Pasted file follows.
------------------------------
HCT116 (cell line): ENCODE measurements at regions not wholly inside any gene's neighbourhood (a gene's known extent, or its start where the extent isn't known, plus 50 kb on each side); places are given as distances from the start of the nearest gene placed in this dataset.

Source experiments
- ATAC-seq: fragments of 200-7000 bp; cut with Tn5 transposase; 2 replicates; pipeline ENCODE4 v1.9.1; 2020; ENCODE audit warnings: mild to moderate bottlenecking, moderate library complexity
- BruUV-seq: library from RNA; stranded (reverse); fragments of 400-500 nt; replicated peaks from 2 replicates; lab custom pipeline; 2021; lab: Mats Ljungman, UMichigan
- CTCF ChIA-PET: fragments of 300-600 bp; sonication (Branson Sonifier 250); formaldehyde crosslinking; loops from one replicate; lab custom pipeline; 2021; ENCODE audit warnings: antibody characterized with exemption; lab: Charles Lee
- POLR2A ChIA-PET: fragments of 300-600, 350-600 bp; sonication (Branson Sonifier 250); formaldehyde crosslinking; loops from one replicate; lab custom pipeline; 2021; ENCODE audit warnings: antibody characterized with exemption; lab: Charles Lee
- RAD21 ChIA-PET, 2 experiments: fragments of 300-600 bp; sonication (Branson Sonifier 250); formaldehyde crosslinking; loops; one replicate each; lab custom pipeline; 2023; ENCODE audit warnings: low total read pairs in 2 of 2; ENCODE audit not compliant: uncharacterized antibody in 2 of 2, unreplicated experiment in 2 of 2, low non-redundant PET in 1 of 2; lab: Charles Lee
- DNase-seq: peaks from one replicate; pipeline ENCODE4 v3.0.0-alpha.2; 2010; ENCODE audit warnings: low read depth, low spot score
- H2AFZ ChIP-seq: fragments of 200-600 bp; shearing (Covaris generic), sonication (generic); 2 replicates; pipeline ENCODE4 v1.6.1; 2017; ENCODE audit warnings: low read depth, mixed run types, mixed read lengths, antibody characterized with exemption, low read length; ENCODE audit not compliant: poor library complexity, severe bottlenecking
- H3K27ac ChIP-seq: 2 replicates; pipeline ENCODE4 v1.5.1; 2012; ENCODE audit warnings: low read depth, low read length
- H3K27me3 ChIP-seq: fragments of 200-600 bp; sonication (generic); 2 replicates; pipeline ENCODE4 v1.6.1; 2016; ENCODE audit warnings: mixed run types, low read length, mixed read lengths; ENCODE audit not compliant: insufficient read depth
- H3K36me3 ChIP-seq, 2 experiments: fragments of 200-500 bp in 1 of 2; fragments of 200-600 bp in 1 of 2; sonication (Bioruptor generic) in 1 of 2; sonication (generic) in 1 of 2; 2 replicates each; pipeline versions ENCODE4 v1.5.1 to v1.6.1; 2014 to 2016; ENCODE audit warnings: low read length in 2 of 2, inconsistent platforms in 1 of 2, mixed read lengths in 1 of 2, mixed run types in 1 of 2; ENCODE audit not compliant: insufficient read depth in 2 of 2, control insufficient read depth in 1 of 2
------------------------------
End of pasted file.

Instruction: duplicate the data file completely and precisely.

HCT116 (cell line): ENCODE measurements at regions not wholly inside any gene's neighbourhood (a gene's known extent, or its start where the extent isn't known, plus 50 kb on each side); places are given as distances from the start of the nearest gene placed in this dataset.

Source experiments
- ATAC-seq: fragments of 200-7000 bp; cut with Tn5 transposase; 2 replicates; pipeline ENCODE4 v1.9.1; 2020; ENCODE audit warnings: mild to moderate bottlenecking, moderate library complexity
- BruUV-seq: library from RNA; stranded (reverse); fragments of 400-500 nt; replicated peaks from 2 replicates; lab custom pipeline; 2021; lab: Mats Ljungman, UMichigan
- CTCF ChIA-PET: fragments of 300-600 bp; sonication (Branson Sonifier 250); formaldehyde crosslinking; loops from one replicate; lab custom pipeline; 2021; ENCODE audit warnings: antibody characterized with exemption; lab: Charles Lee
- POLR2A ChIA-PET: fragments of 300-600, 350-600 bp; sonication (Branson Sonifier 250); formaldehyde crosslinking; loops from one replicate; lab custom pipeline; 2021; ENCODE audit warnings: antibody characterized with exemption; lab: Charles Lee
- RAD21 ChIA-PET, 2 experiments: fragments of 300-600 bp; sonication (Branson Sonifier 250); formaldehyde crosslinking; loops; one replicate each; lab custom pipeline; 2023; ENCODE audit warnings: low total read pairs in 2 of 2; ENCODE audit not compliant: uncharacterized antibody in 2 of 2, unreplicated experiment in 2 of 2, low non-redundant PET in 1 of 2; lab: Charles Lee
- DNase-seq: peaks from one replicate; pipeline ENCODE4 v3.0.0-alpha.2; 2010; ENCODE audit warnings: low read depth, low spot score
- H2AFZ ChIP-seq: fragments of 200-600 bp; shearing (Covaris generic), sonication (generic); 2 replicates; pipeline ENCODE4 v1.6.1; 2017; ENCODE audit warnings: low read depth, mixed run types, mixed read lengths, antibody characterized with exemption, low read length; ENCODE audit not compliant: poor library complexity, severe bottlenecking
- H3K27ac ChIP-seq: 2 replicates; pipeline ENCODE4 v1.5.1; 2012; ENCODE audit warnings: low read depth, low read length
- H3K27me3 ChIP-seq: fragments of 200-600 bp; sonication (generic); 2 replicates; pipeline ENCODE4 v1.6.1; 2016; ENCODE audit warnings: mixed run types, low read length, mixed read lengths; ENCODE audit not compliant: insufficient read depth
- H3K36me3 ChIP-seq, 2 experiments: fragments of 200-500 bp in 1 of 2; fragments of 200-600 bp in 1 of 2; sonication (Bioruptor generic) in 1 of 2; sonication (generic) in 1 of 2; 2 replicates each; pipeline versions ENCODE4 v1.5.1 to v1.6.1; 2014 to 2016; ENCODE audit warnings: low read length in 2 of 2, inconsistent platforms in 1 of 2, mixed read lengths in 1 of 2, mixed run types in 1 of 2; ENCODE audit not compliant: insufficient read depth in 2 of 2, control insufficient read depth in 1 of 2